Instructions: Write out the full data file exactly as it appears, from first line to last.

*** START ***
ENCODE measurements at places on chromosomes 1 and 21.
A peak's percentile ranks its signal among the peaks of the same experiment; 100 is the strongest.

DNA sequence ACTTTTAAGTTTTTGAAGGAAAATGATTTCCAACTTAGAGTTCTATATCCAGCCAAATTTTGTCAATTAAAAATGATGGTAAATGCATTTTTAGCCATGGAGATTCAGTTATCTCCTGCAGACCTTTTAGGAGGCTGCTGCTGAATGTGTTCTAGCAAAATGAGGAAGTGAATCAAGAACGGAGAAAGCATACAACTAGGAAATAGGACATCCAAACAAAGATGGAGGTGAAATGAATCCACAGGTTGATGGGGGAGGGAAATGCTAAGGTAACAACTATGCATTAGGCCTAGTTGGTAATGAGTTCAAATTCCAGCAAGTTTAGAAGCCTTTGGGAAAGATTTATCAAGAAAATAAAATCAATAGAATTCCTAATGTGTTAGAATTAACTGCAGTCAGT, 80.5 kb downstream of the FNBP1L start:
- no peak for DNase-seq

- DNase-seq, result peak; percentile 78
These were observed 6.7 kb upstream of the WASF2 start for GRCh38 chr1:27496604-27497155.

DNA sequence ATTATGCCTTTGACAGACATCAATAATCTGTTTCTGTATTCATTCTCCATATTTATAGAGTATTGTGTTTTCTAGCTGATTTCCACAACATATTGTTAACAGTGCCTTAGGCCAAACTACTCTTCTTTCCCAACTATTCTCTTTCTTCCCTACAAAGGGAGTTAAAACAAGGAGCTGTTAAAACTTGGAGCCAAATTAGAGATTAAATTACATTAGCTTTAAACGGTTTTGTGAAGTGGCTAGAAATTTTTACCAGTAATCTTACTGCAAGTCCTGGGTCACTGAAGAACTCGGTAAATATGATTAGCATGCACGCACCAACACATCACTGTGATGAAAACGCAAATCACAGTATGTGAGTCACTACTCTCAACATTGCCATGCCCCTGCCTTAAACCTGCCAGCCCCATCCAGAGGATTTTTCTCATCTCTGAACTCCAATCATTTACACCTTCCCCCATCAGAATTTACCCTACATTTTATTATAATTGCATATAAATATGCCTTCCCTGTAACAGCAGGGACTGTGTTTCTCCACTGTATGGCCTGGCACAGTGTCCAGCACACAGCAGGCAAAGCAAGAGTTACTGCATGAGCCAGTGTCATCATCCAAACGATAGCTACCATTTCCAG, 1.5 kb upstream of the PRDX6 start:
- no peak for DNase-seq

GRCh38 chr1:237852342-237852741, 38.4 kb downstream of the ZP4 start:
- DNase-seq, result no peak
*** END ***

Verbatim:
ENCODE measurements at places on chromosomes 1 and 21.
A peak's percentile ranks its signal among the peaks of the same experiment; 100 is the strongest.

DNA sequence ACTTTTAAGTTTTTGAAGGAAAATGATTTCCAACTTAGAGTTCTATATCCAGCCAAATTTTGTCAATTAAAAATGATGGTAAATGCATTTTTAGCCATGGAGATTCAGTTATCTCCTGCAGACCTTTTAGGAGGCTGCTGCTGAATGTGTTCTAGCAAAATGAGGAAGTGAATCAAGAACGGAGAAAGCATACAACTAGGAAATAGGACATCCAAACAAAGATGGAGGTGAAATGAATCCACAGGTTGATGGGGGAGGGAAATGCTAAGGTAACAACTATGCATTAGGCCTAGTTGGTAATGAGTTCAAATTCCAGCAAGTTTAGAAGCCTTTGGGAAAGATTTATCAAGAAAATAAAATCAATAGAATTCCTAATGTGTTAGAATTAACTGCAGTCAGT, 80.5 kb downstream of the FNBP1L start:
- no peak for DNase-seq

- DNase-seq, result peak; percentile 78
These were observed 6.7 kb upstream of the WASF2 start for GRCh38 chr1:27496604-27497155.

DNA sequence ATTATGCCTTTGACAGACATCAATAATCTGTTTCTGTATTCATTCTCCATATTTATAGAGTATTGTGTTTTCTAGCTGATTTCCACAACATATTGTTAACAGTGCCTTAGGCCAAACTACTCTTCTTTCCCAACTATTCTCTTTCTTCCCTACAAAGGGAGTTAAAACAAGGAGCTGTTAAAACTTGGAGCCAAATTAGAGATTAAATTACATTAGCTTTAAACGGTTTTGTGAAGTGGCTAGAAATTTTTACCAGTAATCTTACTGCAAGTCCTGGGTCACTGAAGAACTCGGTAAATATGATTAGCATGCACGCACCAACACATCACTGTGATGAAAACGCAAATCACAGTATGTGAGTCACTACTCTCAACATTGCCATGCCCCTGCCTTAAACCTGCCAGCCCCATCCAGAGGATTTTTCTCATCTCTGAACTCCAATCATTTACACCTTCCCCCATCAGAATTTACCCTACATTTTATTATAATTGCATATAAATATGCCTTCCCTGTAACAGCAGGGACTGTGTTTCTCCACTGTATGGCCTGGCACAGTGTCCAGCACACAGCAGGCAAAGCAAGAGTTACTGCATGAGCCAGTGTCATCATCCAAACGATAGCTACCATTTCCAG, 1.5 kb upstream of the PRDX6 start:
- no peak for DNase-seq

GRCh38 chr1:237852342-237852741, 38.4 kb downstream of the ZP4 start:
- DNase-seq, result no peak